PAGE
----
Two Polynesian islands in the South Pacific are running so low on water its residents expect to run out of drinking water within one to two weeks. Tokelau and Tuvalu are typical tropical islands of paradise but now they face an environmental crisis.
Tuvalu is located is the middle of the vast Pacific midway between Australia and Hawaii. It has a tiny population of around 10,000 spread over nine islands, a mixture of reefs and atolls. It is estimated at the current consumption of one of its largest atolls, Funafuti, drinking water will have totally dried up within two weeks. More than 5,000 people inhabit the island which forms part of the fourth smallest nation in the world.
On Tokelau, a territory of New Zealand with a population of 1,500, water here could run dry in just seven days from now. Both islands have declared states of emergency after six months of little or no rainfall.
The Red Cross based in New Zealand flew emergency supplies to Tuvalu on Monday on a military aircraft along with two aid workers and two foreign ministry representatives. Red Cross Operation Manager, Andrew McKie, said: "We have mobilized 2,000 collapsible water containers, hand sanitizers, tarpaulins to be used to capture rain (and) two emergency desalination units."
The High Commission in New Zealand has described the situation as "pretty dire". Families, some as many as 10-strong are getting by on rationing of 40 litres per day and wash themselves in the sea. Fresh water is used only for cooking and drinking.
Funafuti atoll of Tuvalu.
Tuvalu is actually the home of the ".tv" domain and it's one of the smallest countries in the world.
Tokelau rejected independence from New Zealand for the second time in 15 months in 2007. Atoll environments are tough places to live in and its inhabitants relies on the environment for all of its fresh water. The drought is also affecting the larger islands of Samoa and New Zealand Radio International says food shortages from failing crops could become a grave concern unless the drought ends soon.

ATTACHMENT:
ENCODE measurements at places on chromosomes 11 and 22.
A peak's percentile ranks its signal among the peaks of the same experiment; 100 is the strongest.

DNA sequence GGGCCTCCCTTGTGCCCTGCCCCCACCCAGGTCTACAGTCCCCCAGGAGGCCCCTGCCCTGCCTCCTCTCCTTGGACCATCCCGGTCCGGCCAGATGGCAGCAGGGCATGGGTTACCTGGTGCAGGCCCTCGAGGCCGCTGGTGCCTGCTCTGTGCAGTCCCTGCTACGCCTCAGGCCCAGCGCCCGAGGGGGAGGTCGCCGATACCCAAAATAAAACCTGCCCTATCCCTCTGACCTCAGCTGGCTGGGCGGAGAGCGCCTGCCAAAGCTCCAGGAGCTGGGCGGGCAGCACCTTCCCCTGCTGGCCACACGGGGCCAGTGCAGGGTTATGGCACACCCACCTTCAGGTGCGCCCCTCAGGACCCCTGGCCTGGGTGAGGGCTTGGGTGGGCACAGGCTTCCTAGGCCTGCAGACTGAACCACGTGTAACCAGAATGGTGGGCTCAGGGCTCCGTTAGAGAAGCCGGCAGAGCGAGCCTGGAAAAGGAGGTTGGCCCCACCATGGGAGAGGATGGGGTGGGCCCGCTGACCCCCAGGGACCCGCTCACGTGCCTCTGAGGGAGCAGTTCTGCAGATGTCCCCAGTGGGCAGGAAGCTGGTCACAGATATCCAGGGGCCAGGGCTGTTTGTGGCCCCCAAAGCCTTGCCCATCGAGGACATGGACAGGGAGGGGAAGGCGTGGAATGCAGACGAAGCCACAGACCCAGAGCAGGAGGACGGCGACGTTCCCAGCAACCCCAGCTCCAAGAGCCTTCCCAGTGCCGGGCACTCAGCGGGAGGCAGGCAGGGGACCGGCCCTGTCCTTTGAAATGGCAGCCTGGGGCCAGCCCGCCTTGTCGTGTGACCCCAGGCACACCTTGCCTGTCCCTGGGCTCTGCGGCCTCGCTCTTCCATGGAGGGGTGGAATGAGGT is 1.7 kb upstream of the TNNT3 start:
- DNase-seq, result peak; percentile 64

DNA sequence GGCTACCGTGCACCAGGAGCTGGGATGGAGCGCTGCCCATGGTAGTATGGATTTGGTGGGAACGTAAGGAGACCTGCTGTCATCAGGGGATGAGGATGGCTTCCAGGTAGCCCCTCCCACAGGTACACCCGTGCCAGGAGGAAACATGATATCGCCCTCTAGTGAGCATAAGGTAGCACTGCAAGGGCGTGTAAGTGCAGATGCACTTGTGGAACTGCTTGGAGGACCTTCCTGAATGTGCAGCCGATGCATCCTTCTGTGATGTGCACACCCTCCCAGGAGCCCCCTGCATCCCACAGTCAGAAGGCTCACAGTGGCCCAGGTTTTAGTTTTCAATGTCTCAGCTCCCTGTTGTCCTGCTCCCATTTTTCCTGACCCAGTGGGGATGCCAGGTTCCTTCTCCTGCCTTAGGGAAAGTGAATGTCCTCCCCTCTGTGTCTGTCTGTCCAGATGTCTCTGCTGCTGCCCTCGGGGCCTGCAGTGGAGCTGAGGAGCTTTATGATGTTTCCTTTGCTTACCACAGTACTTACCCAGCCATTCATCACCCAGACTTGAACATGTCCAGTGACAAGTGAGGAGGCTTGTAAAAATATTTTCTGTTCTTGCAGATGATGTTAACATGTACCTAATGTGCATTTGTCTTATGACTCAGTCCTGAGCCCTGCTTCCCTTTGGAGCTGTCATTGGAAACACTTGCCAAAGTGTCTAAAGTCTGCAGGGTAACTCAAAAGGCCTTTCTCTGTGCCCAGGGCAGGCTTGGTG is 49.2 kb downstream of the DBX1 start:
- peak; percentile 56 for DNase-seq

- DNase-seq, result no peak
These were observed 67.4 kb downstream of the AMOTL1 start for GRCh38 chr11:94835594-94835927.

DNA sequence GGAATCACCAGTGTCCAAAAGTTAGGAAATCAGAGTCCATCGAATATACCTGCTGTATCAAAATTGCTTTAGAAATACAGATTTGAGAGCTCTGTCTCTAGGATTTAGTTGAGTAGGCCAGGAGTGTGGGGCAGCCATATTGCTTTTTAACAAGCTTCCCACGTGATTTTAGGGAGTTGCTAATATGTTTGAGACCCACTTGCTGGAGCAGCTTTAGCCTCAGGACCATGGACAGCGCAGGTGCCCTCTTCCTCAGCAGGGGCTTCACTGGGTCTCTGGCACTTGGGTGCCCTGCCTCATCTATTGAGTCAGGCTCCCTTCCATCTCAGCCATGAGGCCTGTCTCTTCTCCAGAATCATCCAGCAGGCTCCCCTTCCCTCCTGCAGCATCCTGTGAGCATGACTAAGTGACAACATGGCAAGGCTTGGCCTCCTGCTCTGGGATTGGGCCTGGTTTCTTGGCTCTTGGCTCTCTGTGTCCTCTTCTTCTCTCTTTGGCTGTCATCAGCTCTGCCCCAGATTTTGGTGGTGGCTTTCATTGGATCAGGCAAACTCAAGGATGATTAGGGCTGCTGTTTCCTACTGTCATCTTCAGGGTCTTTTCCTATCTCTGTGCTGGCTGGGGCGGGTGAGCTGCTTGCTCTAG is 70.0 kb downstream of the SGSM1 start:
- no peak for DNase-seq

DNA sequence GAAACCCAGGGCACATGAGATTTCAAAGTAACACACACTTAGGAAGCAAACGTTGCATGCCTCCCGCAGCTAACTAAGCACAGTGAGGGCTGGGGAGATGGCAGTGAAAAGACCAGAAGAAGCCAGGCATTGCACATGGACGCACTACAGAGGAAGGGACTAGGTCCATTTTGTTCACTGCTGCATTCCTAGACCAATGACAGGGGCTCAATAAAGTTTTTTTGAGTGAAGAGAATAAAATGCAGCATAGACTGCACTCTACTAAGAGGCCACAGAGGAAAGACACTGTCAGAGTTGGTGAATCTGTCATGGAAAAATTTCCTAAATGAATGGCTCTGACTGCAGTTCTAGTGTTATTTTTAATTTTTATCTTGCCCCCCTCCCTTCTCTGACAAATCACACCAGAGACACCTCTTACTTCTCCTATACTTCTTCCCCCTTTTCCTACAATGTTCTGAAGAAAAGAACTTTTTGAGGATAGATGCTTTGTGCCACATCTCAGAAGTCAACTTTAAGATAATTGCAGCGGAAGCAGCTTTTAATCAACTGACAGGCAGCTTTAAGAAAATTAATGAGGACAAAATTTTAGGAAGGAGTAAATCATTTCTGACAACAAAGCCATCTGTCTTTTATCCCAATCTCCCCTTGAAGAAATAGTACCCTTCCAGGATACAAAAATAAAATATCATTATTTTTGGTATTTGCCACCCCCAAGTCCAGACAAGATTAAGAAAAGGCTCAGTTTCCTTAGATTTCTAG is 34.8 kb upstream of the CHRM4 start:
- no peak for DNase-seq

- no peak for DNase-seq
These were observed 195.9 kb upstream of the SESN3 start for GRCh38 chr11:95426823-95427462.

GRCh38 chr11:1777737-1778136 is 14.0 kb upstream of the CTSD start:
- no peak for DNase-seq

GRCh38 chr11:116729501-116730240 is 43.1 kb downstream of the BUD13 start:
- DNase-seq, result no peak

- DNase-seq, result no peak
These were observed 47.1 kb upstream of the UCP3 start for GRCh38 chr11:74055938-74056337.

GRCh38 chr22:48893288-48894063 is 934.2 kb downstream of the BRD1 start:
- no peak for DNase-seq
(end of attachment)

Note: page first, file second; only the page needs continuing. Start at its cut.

Traditional foods eaten on the reef islands and atolls are bananas, breadfruit, coconut, crab, turtle and fish. The favoured dish of Pulaka is the primary crop grown throughout the South Pacific and its roots feed from fresh water pits but rising sea levels are now threatening the pulaka crop as sea water contaminates the roots. The rising sea levels are just another environmental catastrophe affecting the islands, only one that is slower moving than the six-month drought but ultimately even more destructive.
In Tuvalu, an area of just ten square miles, roads are regularly becoming flooded particularly when the February "king tides" wash in. Many coconut trees on the shore now lie permanently submerged. The government in Tuvalu and environmental experts are already accepting the worst for the island's future. At some point in the next 50 years - Tuvalu and its four reef islands and five true atolls will be totally submerged and its 11,800 residents will need to be evacuated.
Although Tuvalu may well become the first country to be wiped off the map by global warming - sadly it may not be the last.